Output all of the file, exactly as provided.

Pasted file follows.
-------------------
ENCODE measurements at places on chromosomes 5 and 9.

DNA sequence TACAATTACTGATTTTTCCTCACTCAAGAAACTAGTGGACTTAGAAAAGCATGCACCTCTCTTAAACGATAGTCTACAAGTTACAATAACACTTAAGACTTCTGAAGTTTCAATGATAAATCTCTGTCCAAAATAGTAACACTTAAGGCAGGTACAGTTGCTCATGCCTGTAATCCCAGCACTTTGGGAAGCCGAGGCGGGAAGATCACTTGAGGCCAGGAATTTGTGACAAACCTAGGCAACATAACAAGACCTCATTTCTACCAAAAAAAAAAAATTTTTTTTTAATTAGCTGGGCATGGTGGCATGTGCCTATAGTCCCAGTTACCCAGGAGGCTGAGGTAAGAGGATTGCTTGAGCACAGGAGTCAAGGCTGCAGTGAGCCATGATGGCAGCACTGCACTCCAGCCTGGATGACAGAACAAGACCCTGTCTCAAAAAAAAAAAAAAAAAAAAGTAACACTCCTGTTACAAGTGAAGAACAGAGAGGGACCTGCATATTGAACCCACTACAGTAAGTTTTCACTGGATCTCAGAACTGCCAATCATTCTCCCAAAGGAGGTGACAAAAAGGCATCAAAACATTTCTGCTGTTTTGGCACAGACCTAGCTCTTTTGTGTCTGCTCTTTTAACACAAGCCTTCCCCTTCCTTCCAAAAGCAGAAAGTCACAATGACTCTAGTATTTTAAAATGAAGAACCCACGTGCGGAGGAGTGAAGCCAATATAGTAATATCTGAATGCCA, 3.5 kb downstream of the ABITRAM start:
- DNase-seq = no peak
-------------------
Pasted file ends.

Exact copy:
ENCODE measurements at places on chromosomes 5 and 9.

DNA sequence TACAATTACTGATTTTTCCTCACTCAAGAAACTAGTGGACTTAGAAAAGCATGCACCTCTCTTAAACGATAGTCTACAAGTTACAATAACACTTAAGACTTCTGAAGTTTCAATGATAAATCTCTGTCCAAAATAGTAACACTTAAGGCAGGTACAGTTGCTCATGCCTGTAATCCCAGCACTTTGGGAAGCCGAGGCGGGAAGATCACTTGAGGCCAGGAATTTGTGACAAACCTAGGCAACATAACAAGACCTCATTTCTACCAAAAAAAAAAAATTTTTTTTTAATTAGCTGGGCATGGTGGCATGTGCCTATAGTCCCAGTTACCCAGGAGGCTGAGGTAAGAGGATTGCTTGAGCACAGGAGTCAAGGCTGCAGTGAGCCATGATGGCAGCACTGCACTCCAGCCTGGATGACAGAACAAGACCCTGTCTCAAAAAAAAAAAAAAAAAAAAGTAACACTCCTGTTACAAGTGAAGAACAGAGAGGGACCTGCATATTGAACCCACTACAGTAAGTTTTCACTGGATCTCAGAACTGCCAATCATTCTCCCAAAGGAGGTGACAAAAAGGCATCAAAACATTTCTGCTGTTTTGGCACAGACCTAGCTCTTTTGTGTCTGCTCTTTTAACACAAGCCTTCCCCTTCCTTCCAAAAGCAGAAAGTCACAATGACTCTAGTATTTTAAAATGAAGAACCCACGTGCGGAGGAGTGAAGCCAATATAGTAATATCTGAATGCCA, 3.5 kb downstream of the ABITRAM start:
- DNase-seq = no peak